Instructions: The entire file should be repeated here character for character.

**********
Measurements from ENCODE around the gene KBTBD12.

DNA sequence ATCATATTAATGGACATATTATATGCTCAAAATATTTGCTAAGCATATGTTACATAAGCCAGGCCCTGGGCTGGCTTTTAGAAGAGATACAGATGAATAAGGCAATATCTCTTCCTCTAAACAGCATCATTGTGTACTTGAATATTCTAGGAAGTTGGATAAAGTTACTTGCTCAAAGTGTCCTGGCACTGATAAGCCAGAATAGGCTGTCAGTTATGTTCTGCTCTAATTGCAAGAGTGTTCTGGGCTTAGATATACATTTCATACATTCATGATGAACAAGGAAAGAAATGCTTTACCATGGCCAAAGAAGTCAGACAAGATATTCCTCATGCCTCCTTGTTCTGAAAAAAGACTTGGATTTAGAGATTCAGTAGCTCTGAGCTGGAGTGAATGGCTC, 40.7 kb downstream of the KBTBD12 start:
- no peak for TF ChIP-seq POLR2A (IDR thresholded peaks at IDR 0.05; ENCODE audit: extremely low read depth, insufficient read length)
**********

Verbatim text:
Measurements from ENCODE around the gene KBTBD12.

DNA sequence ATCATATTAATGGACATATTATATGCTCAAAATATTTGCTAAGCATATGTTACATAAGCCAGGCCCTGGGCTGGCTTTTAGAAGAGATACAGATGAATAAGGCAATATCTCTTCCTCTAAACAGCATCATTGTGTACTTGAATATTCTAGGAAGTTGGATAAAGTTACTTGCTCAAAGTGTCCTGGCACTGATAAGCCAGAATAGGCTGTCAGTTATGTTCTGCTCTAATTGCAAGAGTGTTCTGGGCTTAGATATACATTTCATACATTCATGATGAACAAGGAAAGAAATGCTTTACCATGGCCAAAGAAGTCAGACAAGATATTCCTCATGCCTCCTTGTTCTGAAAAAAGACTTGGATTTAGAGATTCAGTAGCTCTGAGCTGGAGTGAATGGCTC, 40.7 kb downstream of the KBTBD12 start:
- no peak for TF ChIP-seq POLR2A (IDR thresholded peaks at IDR 0.05; ENCODE audit: extremely low read depth, insufficient read length)